Heat and drought threaten to take their toll on the northern part of the corn belt in the coming weeks.
The ongoing Midwest drought has the potential to have the greatest impact since 1988.
Spotty rain will fall on part of the Ohio Valley states over the next week. However, much of the corn crop in this area has already been toasted by drought and heat thus far.
The impact of heat and drought is likely to spread into more of the Midwest through the weekend.
Just like areas farther south in corn country in the Midwest during late June and early July, the building heat, combined with diminishing rainfall, could affect the maturity and eventual production of the crop farther northwest.
High pressure, responsible for the heat to begin with, in the Midwest migrated to the West this week. However, it appears this high will rebuild eastward this weekend into next week.
Iowa has been a leader in United States corn production over the past couple of decades.
According to the United States Department of Agriculture (USDA), Iowa has now joined the list of corn-producing states in declining progress of the crop this season.
Heat and drought hit Iowa hard during the critical corn pollination period in recent weeks. Much of Iowa has had less than than 25 percent of their normal rainfall since late June, combined with 100-degree temperatures.
In more northerly states, such as portions of Minnesota, Nebraska and South Dakota, where pollination was more successful with more moist conditions and less extreme temperatures, a new wave of heat without sufficient rain threatens to stunt maturity of the corn and limit production later.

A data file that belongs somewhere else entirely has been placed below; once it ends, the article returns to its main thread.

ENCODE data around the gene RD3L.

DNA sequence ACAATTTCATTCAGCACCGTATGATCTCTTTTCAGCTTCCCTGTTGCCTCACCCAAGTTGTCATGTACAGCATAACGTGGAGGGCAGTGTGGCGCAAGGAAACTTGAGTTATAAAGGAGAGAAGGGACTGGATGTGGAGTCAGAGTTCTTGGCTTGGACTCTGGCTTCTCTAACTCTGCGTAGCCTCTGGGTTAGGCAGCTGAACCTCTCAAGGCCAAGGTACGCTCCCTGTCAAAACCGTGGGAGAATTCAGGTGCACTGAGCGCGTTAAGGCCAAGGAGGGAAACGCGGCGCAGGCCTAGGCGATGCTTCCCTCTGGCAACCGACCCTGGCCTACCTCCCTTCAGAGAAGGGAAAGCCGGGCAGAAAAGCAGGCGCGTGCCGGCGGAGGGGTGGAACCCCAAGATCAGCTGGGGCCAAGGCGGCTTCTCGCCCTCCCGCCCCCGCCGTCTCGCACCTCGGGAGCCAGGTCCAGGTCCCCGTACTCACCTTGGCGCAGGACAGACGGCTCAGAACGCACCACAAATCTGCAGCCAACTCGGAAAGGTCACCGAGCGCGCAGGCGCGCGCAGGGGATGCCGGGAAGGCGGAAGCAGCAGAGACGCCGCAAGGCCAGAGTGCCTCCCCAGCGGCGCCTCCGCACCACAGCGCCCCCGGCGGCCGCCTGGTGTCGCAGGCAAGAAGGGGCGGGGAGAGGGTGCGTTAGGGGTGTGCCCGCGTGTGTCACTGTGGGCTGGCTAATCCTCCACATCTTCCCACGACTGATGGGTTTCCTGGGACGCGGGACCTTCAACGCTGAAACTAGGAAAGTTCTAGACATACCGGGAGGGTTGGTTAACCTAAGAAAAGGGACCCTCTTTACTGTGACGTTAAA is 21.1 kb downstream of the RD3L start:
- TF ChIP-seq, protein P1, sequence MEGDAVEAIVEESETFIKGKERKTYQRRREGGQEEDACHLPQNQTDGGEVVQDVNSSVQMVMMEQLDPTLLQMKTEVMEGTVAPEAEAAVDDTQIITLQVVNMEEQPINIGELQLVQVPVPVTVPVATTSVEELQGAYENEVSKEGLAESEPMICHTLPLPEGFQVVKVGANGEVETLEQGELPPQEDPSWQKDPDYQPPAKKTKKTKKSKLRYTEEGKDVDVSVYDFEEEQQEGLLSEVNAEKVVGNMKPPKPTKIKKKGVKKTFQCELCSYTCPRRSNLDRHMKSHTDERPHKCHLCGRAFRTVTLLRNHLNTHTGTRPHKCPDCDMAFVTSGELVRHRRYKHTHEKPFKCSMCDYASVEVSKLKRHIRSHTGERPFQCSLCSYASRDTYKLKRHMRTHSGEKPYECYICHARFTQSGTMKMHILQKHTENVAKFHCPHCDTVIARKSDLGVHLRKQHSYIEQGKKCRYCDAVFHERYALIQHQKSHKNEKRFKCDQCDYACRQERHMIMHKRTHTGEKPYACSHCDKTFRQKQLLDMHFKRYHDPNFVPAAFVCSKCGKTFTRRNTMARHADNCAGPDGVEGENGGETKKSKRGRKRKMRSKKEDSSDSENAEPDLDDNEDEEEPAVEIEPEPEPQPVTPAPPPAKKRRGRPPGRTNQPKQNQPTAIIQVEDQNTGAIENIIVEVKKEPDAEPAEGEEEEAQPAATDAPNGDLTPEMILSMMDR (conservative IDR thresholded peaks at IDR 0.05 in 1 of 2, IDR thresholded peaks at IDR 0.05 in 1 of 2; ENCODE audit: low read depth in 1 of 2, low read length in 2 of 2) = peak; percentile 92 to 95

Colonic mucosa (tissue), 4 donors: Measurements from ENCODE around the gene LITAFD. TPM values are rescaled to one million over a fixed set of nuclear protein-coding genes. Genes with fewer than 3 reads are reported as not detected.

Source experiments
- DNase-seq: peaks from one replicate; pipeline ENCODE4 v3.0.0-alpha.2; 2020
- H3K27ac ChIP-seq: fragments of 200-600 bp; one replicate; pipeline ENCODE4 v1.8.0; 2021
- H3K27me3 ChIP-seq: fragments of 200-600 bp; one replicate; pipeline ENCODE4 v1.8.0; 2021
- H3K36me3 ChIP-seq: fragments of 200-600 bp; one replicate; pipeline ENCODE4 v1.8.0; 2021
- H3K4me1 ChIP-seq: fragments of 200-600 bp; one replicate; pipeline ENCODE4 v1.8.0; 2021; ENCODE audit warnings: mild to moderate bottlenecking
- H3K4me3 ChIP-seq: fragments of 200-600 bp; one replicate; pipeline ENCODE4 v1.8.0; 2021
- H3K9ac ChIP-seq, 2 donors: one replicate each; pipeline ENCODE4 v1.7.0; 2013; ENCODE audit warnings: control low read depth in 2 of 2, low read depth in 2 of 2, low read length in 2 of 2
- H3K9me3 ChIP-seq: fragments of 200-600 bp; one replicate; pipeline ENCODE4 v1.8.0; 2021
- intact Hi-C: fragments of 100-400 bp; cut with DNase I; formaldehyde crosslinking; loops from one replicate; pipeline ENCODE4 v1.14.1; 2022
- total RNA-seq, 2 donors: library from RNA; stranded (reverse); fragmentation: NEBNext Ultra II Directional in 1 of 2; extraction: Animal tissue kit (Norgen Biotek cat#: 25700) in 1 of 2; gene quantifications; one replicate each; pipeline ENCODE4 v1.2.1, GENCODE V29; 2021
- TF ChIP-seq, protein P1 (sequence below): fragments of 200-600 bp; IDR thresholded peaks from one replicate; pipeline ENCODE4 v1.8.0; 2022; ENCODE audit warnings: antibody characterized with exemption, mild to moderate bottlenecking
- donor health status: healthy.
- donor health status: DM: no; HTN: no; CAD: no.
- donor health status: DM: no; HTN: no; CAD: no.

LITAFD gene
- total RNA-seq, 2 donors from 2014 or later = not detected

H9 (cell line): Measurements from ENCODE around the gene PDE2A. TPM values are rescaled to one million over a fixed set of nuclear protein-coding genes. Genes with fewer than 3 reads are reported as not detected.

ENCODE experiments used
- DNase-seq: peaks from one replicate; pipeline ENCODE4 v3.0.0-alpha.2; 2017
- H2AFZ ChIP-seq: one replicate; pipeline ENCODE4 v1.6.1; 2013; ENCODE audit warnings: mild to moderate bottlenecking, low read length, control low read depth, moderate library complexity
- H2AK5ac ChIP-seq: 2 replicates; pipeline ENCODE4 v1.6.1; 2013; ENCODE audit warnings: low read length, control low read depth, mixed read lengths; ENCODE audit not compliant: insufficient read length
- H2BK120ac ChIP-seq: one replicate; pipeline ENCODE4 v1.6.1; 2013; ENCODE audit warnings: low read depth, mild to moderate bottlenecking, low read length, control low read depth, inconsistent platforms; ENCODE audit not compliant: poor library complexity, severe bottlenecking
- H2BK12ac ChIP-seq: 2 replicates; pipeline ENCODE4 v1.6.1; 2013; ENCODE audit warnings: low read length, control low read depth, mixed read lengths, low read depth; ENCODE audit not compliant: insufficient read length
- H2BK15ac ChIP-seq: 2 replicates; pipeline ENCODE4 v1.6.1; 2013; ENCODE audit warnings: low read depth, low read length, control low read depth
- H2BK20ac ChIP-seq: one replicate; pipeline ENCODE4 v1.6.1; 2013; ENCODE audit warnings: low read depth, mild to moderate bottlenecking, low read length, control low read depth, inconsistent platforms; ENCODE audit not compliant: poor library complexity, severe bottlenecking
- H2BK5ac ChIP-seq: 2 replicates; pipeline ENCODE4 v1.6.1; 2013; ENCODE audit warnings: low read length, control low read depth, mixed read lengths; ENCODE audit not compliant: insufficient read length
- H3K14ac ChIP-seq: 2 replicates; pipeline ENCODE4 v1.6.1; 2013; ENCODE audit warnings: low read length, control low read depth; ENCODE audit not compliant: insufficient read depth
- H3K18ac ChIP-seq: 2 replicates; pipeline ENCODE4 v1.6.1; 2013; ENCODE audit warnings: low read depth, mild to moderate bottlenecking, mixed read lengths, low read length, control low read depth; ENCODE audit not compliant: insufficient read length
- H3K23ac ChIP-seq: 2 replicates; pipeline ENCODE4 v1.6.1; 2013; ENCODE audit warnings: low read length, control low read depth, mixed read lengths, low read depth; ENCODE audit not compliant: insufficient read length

Homegrown heat continued over much of the region this week, despite a push of air from Canada. The air merely replaced 100-degree temperatures with 90-degree temperatures, low humidity and cooler nights.
Essentially areas near and west of the Mississippi River in the region will see a return of 100-degree temperatures, higher humidity, warmer nights and little or no rainfall moving into next week as the upper-level high pressure area returns from its trip to the West.
Seed companies claim that compared to 1988, corn varieties are more drought resistant. Unfortunately, even drought-resistant corn needs some rain and a break from the heat to recover.
While many more acres of corn has been planted this year, compared to 1988, yields will be below original expectations due to crop failures already in the Ohio Valley states and lower production and potential failures farther northwest.
In addition to corn, soybeans are a major crop in the region and could be the next to become a casualty of the building heat and drought if conditions do not significantly change.
An end to the dreary and cool weather around Harrisburg will come later this week.
Summer heat to set the stage for thunderstorms from England to France and Germany on Friday and Saturday.
Following a southward push of cool, dry air at midweek, clouds, showers and higher humidity will return to the Northeast.
Even though the tremendous rains have come and gone, flooding will continue on the major rivers in the South Central states for the next couple of weeks.
Another round of storms will fire across the central Plains at midweek with the chance for isolated tornadoes.
An end to the April-like cool and dreary weather putting umbrellas and jackets to use around Philadelphia will come later this week.
Cloudburst near Pikes Peak killed 120 people; Pueblo, CO, flooded by 25-foot crest of Arkansas River.
Violent thunderstorms and tornadoes; 13 confirmed tornadoes in western PA (most from any outbreak). Widespread wind damage in eastern PA. Wind gusts of 80 mph at ABE and RDG. One person killed in Philadelphia by a falling tree. Largest tornado outbreak in 35 years in western PA.
Harrisburg, PA (1985)
Golf ball-sized hail and 60 mph winds.